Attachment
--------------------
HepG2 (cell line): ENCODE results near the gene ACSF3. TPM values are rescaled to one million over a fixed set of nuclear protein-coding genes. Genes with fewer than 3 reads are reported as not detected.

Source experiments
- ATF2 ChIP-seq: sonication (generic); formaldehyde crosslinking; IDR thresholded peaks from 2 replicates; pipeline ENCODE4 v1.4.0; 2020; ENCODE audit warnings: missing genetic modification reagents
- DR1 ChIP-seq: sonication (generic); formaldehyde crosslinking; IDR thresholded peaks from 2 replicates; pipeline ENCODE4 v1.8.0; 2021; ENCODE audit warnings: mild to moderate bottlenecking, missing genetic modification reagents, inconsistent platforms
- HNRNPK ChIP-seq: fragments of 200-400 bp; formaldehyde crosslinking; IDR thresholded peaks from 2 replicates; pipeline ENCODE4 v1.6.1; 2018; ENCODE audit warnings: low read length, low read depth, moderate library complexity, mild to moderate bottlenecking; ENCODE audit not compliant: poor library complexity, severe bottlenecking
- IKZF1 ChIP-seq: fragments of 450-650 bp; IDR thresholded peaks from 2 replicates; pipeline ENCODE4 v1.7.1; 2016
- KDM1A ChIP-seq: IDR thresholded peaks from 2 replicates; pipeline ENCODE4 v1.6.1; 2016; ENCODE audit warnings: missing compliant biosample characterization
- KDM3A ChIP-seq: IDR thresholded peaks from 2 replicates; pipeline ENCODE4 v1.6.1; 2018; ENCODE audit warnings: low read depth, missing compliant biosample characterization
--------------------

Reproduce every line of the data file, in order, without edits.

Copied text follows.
HepG2 (cell line): ENCODE results near the gene ACSF3. TPM values are rescaled to one million over a fixed set of nuclear protein-coding genes. Genes with fewer than 3 reads are reported as not detected.

Source experiments
- ATF2 ChIP-seq: sonication (generic); formaldehyde crosslinking; IDR thresholded peaks from 2 replicates; pipeline ENCODE4 v1.4.0; 2020; ENCODE audit warnings: missing genetic modification reagents
- DR1 ChIP-seq: sonication (generic); formaldehyde crosslinking; IDR thresholded peaks from 2 replicates; pipeline ENCODE4 v1.8.0; 2021; ENCODE audit warnings: mild to moderate bottlenecking, missing genetic modification reagents, inconsistent platforms
- HNRNPK ChIP-seq: fragments of 200-400 bp; formaldehyde crosslinking; IDR thresholded peaks from 2 replicates; pipeline ENCODE4 v1.6.1; 2018; ENCODE audit warnings: low read length, low read depth, moderate library complexity, mild to moderate bottlenecking; ENCODE audit not compliant: poor library complexity, severe bottlenecking
- IKZF1 ChIP-seq: fragments of 450-650 bp; IDR thresholded peaks from 2 replicates; pipeline ENCODE4 v1.7.1; 2016
- KDM1A ChIP-seq: IDR thresholded peaks from 2 replicates; pipeline ENCODE4 v1.6.1; 2016; ENCODE audit warnings: missing compliant biosample characterization
- KDM3A ChIP-seq: IDR thresholded peaks from 2 replicates; pipeline ENCODE4 v1.6.1; 2018; ENCODE audit warnings: low read depth, missing compliant biosample characterization